Skateboarding is undeniably cool. Kids know this. You know this. If your adventurer is chomping at the bit to grind on some rails, visit one of these kid-friendly skate parks—all with something a little different to offer. Some have an area set aside for beginners so your soon-to-be shredders can learn and roll at their own pace. (P.S. We’re also sharing the best spots to take lessons.) If boarding isn’t their thing, some also allow bikes and rollerblades. Grab your helmet and protective gear and set out for a day of fun.
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Where to Skateboard Outdoors
Logan Boulevard Skate Park
Logan Boulevard Skate Park, located under the Kennedy expressway in Logan Square, is somewhat sheltered for weather and every bit as cool and gritty as it sounds. All wheels are allowed, including BMX bikes, at this well-lit skater’s haven. The cool aspect of this park is the City of Chicago and the Chicago Park District commissioned original art to decorate the skate park—sculptures and art made from recycled materials and chrome. Also, Haas Park is nearby, which features a playground, fitness center and spray pool.
Grant Skate Park
Don’t let the huge size of Grant Skate Park and scope intimidate you. This three-acre park located at the southern end of Grand Park includes more than a dozen rails, ramps and stairs as well as straight stretches of concrete. BMX bikes and skates are also welcome. Parents can hang out in one of the viewing areas to keep an eye on their kids and enjoy the skyline views.
Indian Boundary Skate Park
Indian Boundary Skate Park is part of a larger 76-acre sports facility in Bolingbrook. This outdoor concrete skate park features half and quarter pipes, pyramids and lots of rails for grinding. The best part: beginner skateboarders can learn the ropes in a designated practice area with a small box, complete with rails and training platforms.
Central Park Skate Plaza
Bolingbrook’s 2nd skate Park, Central Park Skate Plaza is significantly larger and includes ramps, ledges, banks, rails, staircases, steps, skate benches, a platform and skate boxes. It was designed to mimic an urban plaza and offers spectacular views of the popular Central Park. Bikes, boarders and bladers are all welcome.
Community Park West and Swenson Park
Glenview has two fun outdoor skate parks designed for skateboarders and inline skaters only. While both Community Park West and Swenson Park are good for all levels, Swenson park is ideal for beginners. At 7,000 sq. ft., it’s smaller and a bit easier for little kids to navigate and practice tricks. Swenson also has an in-line hockey rink. Parents can visit the nearby playground for younger siblings. Also, a big upside is the park is designed with a skatelite surface—a durable paper-composite material—instead of concrete, which makes falls a little less painful.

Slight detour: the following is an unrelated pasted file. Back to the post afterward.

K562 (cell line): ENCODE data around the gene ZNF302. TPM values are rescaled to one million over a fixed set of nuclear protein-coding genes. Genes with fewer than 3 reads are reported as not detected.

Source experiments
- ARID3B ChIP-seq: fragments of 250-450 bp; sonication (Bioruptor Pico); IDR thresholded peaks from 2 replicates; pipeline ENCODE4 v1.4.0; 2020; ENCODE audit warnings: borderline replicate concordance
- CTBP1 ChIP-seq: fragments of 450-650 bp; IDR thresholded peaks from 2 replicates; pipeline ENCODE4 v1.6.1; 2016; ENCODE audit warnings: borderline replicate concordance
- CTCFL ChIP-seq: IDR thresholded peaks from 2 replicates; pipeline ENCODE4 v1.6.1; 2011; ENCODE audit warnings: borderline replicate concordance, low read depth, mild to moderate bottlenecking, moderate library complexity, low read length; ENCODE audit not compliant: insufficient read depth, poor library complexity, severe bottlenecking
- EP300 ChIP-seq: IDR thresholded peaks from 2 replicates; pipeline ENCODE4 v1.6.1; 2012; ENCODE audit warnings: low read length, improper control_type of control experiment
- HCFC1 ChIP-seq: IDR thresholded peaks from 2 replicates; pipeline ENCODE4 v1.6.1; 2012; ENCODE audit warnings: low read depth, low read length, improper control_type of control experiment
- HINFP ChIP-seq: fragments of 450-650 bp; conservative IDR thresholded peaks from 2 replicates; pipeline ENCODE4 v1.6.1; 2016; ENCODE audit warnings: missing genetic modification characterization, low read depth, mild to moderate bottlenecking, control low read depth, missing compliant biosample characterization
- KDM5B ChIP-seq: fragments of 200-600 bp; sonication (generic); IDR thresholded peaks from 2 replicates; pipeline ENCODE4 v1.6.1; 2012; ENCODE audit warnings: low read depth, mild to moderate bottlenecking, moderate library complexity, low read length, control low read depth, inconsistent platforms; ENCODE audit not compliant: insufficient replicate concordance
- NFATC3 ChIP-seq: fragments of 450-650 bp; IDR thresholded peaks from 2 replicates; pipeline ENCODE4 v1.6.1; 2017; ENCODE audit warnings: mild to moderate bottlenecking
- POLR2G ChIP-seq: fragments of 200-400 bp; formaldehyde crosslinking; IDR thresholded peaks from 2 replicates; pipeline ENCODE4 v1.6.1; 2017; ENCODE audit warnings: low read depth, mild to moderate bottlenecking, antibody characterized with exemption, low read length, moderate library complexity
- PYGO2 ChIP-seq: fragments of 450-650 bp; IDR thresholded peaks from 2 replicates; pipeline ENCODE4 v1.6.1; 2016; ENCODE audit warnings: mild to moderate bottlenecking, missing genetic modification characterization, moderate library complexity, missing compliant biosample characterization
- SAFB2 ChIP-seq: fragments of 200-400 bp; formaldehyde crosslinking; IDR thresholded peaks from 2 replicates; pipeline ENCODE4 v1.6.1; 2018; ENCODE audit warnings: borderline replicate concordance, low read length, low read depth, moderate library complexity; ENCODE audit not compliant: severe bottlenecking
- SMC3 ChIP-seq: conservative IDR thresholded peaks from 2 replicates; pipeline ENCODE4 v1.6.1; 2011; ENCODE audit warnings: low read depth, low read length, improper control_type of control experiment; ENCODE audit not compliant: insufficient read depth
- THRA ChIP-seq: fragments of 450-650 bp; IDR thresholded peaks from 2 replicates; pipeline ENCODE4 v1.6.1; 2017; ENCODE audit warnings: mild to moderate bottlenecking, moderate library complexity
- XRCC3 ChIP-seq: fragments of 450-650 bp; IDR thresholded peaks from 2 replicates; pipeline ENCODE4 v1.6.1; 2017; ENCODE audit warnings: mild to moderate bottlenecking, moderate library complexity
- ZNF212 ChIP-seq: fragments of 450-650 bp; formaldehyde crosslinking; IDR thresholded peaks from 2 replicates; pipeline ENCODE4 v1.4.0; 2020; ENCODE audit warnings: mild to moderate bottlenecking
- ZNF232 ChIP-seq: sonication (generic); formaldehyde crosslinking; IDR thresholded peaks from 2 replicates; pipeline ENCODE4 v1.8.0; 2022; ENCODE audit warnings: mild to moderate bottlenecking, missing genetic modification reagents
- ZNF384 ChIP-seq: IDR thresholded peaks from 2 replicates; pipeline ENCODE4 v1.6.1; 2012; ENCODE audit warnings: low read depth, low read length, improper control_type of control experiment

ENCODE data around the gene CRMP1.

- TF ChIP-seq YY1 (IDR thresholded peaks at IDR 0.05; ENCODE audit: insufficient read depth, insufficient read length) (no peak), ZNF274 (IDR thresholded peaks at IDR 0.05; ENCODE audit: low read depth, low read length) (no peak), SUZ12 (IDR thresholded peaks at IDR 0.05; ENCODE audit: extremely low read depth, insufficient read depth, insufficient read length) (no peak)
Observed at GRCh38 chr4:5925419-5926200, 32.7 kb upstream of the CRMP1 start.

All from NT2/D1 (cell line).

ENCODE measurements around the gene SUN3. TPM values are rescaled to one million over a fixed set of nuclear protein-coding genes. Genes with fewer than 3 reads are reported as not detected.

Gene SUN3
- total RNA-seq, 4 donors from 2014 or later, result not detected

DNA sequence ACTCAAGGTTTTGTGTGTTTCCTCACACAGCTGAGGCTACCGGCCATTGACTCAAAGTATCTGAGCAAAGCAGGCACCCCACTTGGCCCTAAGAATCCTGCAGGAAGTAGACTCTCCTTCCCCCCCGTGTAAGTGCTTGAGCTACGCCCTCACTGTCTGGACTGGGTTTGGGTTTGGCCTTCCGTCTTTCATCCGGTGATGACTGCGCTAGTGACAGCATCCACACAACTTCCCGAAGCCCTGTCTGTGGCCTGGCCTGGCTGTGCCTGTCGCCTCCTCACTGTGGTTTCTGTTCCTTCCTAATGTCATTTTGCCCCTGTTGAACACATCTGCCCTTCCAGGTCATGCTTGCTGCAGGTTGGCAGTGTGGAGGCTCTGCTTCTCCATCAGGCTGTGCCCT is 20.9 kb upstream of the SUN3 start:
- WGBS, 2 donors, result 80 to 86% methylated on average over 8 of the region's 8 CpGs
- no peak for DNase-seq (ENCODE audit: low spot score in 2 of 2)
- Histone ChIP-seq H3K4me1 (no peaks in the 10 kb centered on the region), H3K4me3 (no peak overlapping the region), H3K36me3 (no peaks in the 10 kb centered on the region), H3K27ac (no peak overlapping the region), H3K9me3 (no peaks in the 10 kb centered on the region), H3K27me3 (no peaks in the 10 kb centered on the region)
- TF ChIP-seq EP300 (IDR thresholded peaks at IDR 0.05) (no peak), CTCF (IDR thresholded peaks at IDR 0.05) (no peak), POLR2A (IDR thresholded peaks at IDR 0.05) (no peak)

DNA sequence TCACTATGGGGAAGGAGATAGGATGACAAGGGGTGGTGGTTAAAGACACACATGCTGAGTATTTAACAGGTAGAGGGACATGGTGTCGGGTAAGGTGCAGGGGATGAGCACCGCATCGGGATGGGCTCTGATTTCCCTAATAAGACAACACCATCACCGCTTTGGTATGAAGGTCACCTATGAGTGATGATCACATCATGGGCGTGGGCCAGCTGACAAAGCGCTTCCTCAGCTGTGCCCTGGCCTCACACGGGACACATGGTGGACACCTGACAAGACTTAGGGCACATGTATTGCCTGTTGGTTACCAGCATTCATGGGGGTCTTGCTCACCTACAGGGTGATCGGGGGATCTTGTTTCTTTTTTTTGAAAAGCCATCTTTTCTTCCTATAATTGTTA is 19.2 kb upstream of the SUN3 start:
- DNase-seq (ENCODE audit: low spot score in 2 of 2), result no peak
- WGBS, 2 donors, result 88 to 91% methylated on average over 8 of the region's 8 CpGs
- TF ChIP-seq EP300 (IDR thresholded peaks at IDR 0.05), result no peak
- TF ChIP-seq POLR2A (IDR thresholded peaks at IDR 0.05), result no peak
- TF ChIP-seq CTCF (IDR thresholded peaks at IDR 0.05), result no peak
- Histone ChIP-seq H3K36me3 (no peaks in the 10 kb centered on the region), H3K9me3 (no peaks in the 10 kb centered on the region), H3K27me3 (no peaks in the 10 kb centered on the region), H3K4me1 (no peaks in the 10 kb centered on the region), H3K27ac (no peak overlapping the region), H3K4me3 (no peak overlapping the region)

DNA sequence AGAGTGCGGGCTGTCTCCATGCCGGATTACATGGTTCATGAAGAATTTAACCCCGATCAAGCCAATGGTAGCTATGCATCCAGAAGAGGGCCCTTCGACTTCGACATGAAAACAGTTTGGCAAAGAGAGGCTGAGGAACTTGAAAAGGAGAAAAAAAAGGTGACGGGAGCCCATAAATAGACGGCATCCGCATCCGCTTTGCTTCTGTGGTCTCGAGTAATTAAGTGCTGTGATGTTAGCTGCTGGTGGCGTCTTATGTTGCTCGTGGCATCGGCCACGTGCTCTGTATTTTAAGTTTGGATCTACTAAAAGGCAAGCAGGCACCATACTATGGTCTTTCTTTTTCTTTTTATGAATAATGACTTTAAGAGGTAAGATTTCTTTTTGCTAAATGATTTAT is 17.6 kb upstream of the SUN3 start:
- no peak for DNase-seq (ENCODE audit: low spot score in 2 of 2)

Frontier & Centennial Park
The Naperville Park District has 2 skate parks located at Frontier Sports Complex and Centennial Park. Frontier was renovated in 2021 and both contain several skating elements including half-pipes, quarter-pipes, boxes, rails and more. Centennial is located along the DuPage River, next to the outdoor community pool and a large park. Non-motorized skateboards, in-line skates and scooters are welcome.
Elk Grove Village offers both an indoor and outdoor skate option at Audobon Skatepark. It’s a great place for all levels to practice tricks, ride ramps and rails and grind ledges. Be warned, the indoor park is not heated so they close if the temps drop below 10 degrees (or at staff discretion).
Wilson Skate Park
Near Montrose Beach, Wilson Skate Park is well lit and fairly small, giving your skater a chance to get their bearings without a crowd or ton of distractions. This oasis is known for its smooth transitions, large pools, ramps and grind boxes. Plus, parking is free. You’ll see a bunch of families and kids here on weekends along with some of Chicago’s famed female quad skaters.
Skate Park at Olympic Park
Schaumburg Park District’s Skate Park at Olympic Park was designed to mimic elements of parking lots, street curbs and other skater-enticing areas you’d find in a cityscape. Skaters will also find staircases, benches, walls of various heights and a large concrete bowl.
Ryann Buss Zone Skate Park
Located at Knox Park in McKenry, Ryan Buss Zone Skate Park offers a variety of ramps and rails that will challenge even the most experienced skater. Helmets are required at this skate park.
Where to Skateboard Inside
Asylum Skate Park
If it’s raining outside or you just want a different experience, check out the indoor Asylum Skate Park and skate shop in Lake Bluff. BMX, inline, skateboards and scooters are welcome here. If your kids are completely new to skateboarding and need to learn the basics, Asylum offers camps and lessons that will teach them how to start, stop, drop-in, olly, ride ramps, balance and do basic tricks.
For Skateboarding Lessons
Certified Personal Trainer and lifelong skateboarder Ben Karbin created SK8 Chicago to provide lessons to the next generation of boarders. Over the last 20 years mentoring young skaters, he’s honed his ability to make aspiring skaters feel comfortable and confident to learn new tricks and techniques. SK8 offers skate lessons, clinics and camps for all levels and also builds custom ramps. They have equipment available to rent if you don’t have your own and can offer advice if you’d like to make a purchase.
Little Ripper Skateboarding
Looking for a way to keep kids active during the pandemic shutdowns, Logan Square dad Enrico Hufana started Little Rippers Skateboarding. Hufana and other experienced instructors give kids ages 3-14 an introduction to boarding so they have the confidence to safely navigate all skate parks.
For more information on Chicago Park District skate parks, check out their website.
— Wendy Altschuler & Maria Chambers
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